By Mitch Kellaway
Originally published on Advocate.com August 21 2014 6:54 PM ET
Riley Matthew Moscatel, a 17-year-old transgender youth, was killed Monday afternoon when an Amtrak train struck him in Bristol Township, Pa., near his home, reports Philadelphia magazine. Officials have ruled it a suicide; Moscatel had stepped onto the railroad tracks, and and the train hit him near a station.
Moscatel, a student at Bucks County Technical High School, had been suffering from depression for five years, according to his mother Kristine Moscatel.
Both of Riley's parents believe that difficult emotions around his gender identity played a role in his suicide. But his father, Rich Moscatel, told The Trentonian that Riley was also struggling with a couple of failed relationships, worries over entering his senior year in high school, and the decision on whether to attend college.
Following Riley's death, the overwhelming feeling among family and friends is shock. "Everyone supported him," Kate Cimino, a classmate and friend, told Philadelphia's Inquirer. "He was everyone's best friend."
But she adds that using male pronouns and Riley's chosen name were not enough: The teen, like many trans youth, expressed sadness and anger about his body and was researching medical transition. "He was super-frustrated with his body," another friend, Carley Foss, told The Inquirer. "And more and more frustrated every day."
Meanwhile, Riley's parents said they were accepting of his male identity, which the teen first shared with them a year ago, but did not fully grasp what it meant. "We knew it was important to [him]," his father explained to The Trentonian. "If it was important to [him], it was important to us whether we understood it or not."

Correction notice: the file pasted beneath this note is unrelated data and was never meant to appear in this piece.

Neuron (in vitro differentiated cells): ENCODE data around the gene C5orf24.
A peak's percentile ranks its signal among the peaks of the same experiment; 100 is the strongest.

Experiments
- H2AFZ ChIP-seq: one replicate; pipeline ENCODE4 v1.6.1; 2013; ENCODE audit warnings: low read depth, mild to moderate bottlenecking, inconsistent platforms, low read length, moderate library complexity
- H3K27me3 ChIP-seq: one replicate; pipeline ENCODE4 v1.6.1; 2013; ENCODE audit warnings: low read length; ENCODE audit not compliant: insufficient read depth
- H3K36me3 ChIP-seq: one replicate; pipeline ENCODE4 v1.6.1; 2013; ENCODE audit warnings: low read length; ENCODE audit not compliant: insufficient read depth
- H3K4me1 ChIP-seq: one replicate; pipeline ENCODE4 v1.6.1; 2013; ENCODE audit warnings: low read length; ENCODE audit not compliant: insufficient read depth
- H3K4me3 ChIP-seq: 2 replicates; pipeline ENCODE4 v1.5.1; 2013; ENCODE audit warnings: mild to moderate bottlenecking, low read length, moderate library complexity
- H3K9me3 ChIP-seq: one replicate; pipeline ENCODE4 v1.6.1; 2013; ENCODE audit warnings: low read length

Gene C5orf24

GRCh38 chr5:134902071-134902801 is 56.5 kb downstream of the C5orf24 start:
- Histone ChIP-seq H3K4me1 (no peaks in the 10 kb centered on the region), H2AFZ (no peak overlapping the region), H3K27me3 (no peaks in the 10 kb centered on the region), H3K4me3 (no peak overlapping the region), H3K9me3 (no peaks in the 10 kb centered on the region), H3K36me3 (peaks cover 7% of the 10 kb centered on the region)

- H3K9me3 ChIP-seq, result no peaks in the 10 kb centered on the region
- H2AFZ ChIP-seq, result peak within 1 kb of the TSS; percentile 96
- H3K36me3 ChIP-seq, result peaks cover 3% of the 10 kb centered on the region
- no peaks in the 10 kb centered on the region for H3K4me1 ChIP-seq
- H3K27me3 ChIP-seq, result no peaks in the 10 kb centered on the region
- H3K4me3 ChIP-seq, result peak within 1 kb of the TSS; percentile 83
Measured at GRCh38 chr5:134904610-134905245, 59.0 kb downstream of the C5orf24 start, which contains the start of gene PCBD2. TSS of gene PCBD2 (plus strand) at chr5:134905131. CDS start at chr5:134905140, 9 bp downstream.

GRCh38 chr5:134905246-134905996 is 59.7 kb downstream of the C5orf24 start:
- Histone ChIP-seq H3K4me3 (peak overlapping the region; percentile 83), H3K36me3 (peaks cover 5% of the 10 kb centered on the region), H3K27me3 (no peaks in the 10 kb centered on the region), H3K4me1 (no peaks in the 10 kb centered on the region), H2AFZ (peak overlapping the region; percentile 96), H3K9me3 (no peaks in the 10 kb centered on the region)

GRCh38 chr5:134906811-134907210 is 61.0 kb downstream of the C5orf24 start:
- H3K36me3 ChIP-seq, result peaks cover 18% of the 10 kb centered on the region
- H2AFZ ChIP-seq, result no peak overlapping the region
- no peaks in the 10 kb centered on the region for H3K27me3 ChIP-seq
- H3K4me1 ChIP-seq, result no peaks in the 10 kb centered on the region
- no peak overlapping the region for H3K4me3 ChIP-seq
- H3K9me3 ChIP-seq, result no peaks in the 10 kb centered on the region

He and Riley's mother showed their support by driving Riley to another high school's gay-straight alliance meetings and purchasing him a chest binder. But his mother said she struggled with his name change and only occasionally referred to him by his preferred name.
"[He]'s my daughter, [he]'ll always be my daughter," she told The Trentonian of the teen who loved drawing, movies, photography, animals, and driving lessons. "We were trying to accept and we never said, 'No, you can't be a boy.'"
Trans and gender-nonconforming people have exponentially higher rates of depression and suicidality than nontransgender peers. According to a study by the National Gay and Lesbian Task Force and National Center for Transgender Equality, 41 percent of respondents in these categories had attempted suicide, as compared to 4.6 percent of the population.
In the wake of Riley's death, which has drawn national attention to suicide among transgender teens, Philadelphia's Trans-Health Information Project has pointed to factors that can contribute to tragedies they consider largely "avoidable."
"By continually denying young people the resources to access competent and sensitive care in an environment where they feel both safe and validated, we are conspiring with the systems of social marginalization that push these kids to their breaking point," said a statement from the orgnization, adding that there is a need for more positive representations of transgender people in the media.
If you are an LGBT youth and thinking about suicide, of if someone you know is, please reach out to the Trevor Project Lifeline (ages 24 or younger) at 1-866-7386. The National Suicide Prevention Lifeline at 1-800-273-8255 can also be called 24 hours a day.